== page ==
Remember this guy? He was traded to the Oilers in the Chris Pronger trade in the 2006 offseason and was a stay-at-home defenceman for the Oilers for eight seasons before being part of a rare trade between the Oilers and Flames for Roman Horak and Laurent Broissoit. The funny thing about that one is that was right around the time when Smid’s injury problems intensified and he only played 109 games over three seasons for the Flames, which adds an element of comic relief about the trade to me because the Flames essentially bought him right when he became a broken toy. It’s almost like the GM of the day Craig Mactavish planted a trojan horse on the roster of our rivals to the south.
After injuries caught up to Smid, he went back home to Czechia to play in the Czech pro leagues before retiring in 2021-22.
Anyway, Smid has actually made his way back to Edmonton as he’s now working as a development coach for the Oil Kings.
I also recently listened to this podcast where Smid revealed that in retirement he is in fact an Oilers fan and not a Flames fan (good man) and routinely chirps his Flames fan friends on Twitter (more applause for this man).
I always find it interesting to see what ex-NHL players are doing in retirement as this is the greatest challenge for most of them after NHL time is done – seeing as how you might be 40 years old when your career is done, you’ve still got at least 10 good years at absolutely minimum left before your body starts to shut down, so the question then becomes what do you do in the meantime? You need something to do so you don’t go stir crazy, and some guys still get involved in hockey somehow, others maybe not so much.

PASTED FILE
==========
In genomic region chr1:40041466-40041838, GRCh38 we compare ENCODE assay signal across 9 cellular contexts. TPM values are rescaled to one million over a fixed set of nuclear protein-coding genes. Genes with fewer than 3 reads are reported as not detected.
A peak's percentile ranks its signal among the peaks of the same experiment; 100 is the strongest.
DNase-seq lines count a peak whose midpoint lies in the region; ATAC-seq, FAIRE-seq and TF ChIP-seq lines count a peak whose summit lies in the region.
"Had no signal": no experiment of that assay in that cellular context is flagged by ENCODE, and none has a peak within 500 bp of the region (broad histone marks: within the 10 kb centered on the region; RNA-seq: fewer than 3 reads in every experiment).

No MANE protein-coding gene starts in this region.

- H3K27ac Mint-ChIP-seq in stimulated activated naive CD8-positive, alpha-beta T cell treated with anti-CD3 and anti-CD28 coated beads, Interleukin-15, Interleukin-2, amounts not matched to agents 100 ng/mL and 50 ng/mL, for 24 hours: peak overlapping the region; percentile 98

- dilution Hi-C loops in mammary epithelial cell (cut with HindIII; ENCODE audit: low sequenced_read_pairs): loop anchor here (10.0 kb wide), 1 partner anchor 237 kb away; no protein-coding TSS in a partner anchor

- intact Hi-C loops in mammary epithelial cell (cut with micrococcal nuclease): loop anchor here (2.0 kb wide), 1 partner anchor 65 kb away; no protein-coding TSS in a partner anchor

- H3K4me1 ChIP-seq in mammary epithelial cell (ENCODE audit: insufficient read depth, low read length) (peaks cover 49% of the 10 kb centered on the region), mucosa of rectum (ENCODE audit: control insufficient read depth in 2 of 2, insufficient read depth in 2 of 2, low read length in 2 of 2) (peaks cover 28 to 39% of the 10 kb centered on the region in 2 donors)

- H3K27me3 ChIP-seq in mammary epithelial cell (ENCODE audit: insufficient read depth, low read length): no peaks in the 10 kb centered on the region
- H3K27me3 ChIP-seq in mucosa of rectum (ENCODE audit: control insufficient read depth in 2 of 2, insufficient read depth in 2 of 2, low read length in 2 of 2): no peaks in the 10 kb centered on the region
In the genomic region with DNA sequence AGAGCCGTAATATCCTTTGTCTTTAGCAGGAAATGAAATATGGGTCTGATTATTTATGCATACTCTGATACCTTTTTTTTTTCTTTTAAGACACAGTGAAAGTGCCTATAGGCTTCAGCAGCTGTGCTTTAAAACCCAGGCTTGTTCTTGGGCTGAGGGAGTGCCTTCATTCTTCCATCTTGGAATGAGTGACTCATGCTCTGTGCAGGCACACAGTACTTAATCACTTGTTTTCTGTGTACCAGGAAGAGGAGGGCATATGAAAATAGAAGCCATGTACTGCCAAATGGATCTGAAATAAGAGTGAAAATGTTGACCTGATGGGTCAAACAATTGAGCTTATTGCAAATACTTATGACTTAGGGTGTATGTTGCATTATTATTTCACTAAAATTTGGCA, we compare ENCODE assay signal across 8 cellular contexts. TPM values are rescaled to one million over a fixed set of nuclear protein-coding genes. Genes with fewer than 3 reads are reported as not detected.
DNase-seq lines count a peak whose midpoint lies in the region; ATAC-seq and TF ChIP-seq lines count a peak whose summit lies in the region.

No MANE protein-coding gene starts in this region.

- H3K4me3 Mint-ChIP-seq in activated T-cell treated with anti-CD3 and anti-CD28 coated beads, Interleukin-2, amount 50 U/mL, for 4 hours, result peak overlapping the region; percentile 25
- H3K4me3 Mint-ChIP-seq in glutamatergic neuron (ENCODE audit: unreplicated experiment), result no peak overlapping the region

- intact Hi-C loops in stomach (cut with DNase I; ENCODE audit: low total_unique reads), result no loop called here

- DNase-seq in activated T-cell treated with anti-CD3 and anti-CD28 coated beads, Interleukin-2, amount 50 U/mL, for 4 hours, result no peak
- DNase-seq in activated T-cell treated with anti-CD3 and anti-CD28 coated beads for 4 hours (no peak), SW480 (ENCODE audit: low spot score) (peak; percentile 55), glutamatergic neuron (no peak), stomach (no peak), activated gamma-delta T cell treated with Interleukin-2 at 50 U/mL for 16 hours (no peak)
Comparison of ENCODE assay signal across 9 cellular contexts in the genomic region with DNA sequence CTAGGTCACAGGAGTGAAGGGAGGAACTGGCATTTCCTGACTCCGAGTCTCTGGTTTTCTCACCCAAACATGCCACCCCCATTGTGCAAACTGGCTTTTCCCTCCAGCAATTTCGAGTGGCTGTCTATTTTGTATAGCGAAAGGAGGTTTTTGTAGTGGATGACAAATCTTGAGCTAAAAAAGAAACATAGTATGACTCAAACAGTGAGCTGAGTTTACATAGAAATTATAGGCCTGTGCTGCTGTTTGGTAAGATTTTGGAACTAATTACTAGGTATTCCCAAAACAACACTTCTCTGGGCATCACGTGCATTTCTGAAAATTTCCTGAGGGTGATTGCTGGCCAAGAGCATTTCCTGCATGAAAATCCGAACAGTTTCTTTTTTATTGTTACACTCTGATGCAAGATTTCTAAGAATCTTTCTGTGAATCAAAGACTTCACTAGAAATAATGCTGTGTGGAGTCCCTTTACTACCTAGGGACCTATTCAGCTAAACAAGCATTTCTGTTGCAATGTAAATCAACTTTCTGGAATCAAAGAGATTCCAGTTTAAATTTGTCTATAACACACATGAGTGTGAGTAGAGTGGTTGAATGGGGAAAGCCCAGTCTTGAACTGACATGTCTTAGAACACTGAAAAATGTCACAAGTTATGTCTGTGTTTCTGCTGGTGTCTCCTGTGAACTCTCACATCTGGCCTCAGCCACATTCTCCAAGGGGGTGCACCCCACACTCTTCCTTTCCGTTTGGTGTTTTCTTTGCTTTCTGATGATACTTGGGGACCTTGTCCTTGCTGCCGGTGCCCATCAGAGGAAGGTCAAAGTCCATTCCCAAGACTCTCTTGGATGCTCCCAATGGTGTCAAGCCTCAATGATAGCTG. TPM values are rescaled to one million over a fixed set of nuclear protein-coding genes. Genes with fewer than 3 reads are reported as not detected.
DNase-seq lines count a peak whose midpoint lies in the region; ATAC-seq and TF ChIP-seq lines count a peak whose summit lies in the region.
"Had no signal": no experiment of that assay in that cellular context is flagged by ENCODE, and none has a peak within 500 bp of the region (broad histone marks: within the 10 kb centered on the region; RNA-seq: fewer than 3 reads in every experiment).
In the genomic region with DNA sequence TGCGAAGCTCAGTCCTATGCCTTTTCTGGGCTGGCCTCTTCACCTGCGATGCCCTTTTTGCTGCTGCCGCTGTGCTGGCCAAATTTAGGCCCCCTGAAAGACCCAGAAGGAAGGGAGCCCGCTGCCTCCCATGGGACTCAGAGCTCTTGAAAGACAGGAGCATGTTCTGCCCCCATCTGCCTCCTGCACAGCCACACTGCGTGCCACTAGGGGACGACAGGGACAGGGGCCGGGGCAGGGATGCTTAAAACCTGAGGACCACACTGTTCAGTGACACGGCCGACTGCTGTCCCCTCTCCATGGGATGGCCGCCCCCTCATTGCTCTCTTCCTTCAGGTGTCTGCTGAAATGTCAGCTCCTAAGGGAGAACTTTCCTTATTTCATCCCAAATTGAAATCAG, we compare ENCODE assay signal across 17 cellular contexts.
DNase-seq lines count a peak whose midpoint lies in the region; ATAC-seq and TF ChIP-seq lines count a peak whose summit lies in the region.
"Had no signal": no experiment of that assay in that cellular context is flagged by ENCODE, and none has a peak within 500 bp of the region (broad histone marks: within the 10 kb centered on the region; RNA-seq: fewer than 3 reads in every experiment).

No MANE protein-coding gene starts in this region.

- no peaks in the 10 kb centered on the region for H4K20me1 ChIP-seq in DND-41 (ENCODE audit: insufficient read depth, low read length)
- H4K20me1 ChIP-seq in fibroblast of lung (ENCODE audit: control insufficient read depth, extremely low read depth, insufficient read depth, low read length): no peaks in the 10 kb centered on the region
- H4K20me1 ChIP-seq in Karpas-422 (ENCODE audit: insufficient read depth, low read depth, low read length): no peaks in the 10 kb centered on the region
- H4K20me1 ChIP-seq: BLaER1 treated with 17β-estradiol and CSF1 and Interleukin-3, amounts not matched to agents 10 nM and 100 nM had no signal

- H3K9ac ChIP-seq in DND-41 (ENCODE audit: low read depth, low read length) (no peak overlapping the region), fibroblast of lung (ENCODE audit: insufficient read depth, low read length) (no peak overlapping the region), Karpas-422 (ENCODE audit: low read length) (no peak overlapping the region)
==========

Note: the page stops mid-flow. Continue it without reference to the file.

Ex-Oiler Theo Peckham founded a hockey school and became a firefighter in Ontario, as one example. Some guys like Derek Boogaard see unfortunate ends. However, his premature death was one of many examples that started the NHL on the path to fewer concussions and brain injuries for the modern player by taking the more extreme violence out of the game.
Grant Fuhr is a goaltending coach for the Phoenix Coyotes, and Bill Ranford holds the same position with the LA Kings. Ranford already has his name on the Cup as a player and coach, as he has held this position with the Kings since 2006, so he was the goalie coach for LA when they won their Cups in 2012 and 2014. He was previously Fuhr’s backup in ’88 and the starter in 1990 when the Oilers won their last two Cups (with maybe one more this season?).